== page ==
Assume for a moment that you are a public figure and are giving a press conference. Are you going to lay down rules like: People should first congratulate me and say nice things about me. No one should ask hard questions. And so on?

  16. Perhaps, as a journalist, one has to be ready to face such responses to your questions rite? You are not always guaranteed a well worded, polite response. Are you? And journalists aren’t any powerful men to whom some respect needs to be given “specially”. But an INDIAN CAPTAIN is a powerful man! Fans care about him more than any journalist, especially in today’s India. Clearly you guys are not prepared to take some ire or harsh answers/criticism and you expect the other person to be polite enough to reply to your question? That sounds like stupid hypocrisy to me!!!!


    • Sorry, you miss the point. The journalist in question DID accept the harsh words, and did not say a word in response. I did — and I have nothing to do with that journalist or the media house. So much for your belief that “clearly you guys are not prepared…” etc. Just what made it “clear” — the fact that the journalist, who could have protested the harsh tone, quietly took it?

      One thing I find interesting about your response: You suggest that powerful men have a leeway to speak as they like. Ok. I hope — I say this sincerely — that you don’t in your life ever run into a “powerful man” who speaks to you with contempt.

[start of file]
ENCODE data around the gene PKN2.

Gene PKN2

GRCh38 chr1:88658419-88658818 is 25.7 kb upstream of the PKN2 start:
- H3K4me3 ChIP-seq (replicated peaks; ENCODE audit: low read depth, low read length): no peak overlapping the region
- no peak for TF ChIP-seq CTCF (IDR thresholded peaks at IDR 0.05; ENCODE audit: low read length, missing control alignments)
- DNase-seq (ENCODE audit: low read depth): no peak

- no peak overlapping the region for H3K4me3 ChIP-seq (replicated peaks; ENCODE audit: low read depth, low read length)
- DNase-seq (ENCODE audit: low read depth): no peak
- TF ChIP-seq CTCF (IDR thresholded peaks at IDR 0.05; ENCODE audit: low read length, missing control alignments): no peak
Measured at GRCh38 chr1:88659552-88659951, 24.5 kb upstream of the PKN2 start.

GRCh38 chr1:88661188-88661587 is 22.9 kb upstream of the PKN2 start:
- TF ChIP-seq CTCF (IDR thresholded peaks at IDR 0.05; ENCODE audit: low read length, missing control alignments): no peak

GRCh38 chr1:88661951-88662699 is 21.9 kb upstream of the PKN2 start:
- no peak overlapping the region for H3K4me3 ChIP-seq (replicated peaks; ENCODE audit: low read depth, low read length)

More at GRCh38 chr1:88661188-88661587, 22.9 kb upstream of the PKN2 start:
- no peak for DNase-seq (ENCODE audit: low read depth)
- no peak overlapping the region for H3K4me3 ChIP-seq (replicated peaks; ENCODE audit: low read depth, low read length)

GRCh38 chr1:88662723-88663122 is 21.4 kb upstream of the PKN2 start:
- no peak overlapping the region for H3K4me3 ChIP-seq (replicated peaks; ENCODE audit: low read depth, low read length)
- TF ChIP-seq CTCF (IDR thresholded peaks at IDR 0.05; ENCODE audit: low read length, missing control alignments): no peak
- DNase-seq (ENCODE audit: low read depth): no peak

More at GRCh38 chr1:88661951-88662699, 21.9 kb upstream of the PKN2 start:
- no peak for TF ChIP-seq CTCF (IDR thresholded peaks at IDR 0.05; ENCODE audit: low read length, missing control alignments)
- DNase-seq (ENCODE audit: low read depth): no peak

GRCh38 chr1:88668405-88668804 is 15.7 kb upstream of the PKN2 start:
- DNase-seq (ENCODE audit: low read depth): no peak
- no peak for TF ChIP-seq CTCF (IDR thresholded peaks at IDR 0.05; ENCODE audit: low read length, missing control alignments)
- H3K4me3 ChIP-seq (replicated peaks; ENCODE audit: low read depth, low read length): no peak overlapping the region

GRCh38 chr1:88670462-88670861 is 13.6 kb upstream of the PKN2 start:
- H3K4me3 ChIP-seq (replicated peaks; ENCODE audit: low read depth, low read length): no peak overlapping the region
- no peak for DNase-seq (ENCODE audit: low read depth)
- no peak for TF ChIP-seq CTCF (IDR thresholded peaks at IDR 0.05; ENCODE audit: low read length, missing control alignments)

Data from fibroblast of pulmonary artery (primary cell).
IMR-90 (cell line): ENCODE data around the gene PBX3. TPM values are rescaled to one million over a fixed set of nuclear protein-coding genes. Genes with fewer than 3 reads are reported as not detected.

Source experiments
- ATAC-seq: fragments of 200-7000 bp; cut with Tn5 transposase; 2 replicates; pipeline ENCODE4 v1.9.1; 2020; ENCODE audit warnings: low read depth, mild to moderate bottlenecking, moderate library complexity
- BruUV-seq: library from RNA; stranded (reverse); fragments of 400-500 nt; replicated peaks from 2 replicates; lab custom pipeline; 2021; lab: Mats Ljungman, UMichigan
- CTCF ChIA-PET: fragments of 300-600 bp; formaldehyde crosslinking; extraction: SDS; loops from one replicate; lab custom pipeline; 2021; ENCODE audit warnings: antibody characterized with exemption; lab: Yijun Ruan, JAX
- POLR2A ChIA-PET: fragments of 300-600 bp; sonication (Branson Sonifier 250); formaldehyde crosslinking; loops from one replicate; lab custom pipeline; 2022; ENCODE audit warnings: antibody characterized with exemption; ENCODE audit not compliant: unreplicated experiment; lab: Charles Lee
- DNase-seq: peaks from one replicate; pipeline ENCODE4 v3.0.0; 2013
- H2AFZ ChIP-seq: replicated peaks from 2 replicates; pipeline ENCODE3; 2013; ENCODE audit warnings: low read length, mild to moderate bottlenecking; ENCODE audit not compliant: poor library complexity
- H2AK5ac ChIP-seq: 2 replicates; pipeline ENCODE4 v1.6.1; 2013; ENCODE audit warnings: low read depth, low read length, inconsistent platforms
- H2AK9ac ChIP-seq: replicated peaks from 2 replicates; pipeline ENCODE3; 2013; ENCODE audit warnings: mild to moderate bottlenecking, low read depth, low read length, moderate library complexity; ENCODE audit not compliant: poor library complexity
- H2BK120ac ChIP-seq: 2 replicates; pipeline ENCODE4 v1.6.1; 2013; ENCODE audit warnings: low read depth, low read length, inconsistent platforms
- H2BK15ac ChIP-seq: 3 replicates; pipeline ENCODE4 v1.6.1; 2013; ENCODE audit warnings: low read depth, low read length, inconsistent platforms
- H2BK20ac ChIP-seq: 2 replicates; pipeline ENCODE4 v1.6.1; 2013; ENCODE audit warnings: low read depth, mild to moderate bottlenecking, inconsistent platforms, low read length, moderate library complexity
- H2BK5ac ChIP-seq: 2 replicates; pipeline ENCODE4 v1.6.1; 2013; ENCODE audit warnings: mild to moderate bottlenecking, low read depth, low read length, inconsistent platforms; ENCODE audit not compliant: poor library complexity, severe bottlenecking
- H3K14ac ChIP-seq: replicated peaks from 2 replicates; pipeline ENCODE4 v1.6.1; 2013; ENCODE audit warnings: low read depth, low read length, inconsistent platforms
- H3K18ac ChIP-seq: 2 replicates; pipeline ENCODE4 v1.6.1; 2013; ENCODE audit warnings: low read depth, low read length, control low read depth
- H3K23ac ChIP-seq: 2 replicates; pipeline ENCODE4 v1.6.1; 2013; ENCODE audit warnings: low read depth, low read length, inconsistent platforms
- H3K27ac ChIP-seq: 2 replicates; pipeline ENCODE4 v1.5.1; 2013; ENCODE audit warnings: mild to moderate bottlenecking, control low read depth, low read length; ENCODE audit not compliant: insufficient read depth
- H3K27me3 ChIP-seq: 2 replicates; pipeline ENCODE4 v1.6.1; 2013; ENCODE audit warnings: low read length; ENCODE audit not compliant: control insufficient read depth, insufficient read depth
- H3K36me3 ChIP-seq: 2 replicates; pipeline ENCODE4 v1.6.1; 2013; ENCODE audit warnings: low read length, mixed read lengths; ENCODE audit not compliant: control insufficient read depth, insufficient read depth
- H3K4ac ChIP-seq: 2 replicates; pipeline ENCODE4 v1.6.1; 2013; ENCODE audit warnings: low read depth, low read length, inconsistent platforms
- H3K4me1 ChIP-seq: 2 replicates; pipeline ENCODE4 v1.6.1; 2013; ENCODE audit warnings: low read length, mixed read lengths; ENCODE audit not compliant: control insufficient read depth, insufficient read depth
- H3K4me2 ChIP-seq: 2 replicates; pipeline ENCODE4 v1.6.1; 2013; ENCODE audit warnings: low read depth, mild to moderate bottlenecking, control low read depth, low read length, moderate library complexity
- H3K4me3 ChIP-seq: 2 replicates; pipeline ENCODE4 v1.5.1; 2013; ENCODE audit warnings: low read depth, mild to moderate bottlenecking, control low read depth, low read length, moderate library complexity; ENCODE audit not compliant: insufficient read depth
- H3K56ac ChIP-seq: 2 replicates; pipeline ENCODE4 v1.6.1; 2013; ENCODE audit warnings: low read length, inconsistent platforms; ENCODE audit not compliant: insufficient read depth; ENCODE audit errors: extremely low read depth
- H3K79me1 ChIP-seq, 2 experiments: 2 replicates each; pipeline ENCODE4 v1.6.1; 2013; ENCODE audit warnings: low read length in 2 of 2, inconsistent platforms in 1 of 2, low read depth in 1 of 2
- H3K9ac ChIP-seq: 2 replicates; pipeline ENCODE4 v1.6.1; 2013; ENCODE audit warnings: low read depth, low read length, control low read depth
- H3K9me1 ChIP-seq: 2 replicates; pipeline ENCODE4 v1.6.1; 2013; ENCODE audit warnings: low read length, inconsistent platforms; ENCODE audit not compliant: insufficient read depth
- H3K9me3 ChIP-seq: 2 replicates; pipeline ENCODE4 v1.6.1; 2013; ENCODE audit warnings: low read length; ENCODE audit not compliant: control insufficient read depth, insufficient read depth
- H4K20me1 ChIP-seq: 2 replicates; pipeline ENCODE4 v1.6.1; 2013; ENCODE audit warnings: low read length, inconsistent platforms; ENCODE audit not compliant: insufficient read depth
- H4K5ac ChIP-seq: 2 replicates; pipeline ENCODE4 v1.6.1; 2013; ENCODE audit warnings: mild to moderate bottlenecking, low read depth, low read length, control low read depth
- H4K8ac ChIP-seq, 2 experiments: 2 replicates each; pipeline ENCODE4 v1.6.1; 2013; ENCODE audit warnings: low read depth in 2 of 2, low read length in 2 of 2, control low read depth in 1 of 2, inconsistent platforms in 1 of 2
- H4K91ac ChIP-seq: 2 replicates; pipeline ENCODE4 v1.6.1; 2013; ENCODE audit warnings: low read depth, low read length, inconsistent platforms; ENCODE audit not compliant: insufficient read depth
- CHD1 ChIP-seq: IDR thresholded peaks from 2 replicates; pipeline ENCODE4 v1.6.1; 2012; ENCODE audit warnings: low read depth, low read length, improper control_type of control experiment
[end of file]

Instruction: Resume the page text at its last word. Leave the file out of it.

17. First of all after that sort of a match that question was absolutely nonsense at that point of time. Now coming to the point of winning with big margin Here’s My take on it Bangladesh has improved vastly over the past couple of years, they ran Australia close and almost beat of India because of those two drop chances, they are a very good Limited overs side Team they are here to play and win also and because India was never in a position in that match where they could have taken the advantage agreed that India did not play at their best but you got to look at the match situation before asking shitty questions. And by the way from where is this idea of winning with much higher run rate came from I mean India just need to beat Australia and they are through why are you preassuming that India will lose to Australia and then the net run rate will come into play, I mean if India lose 2 Matches and play like this then they don’t deserve to go in to the semi finals.

    • Hello? Who said anything about Bangladesh being a bad side? Are you suggesting that teams don’t calculate all these variables, before a match, and plan for every eventuality? There is a lot else in here, but I don’t want to repeat what I have been saying to other commenters, so I won’t go into all that all over again.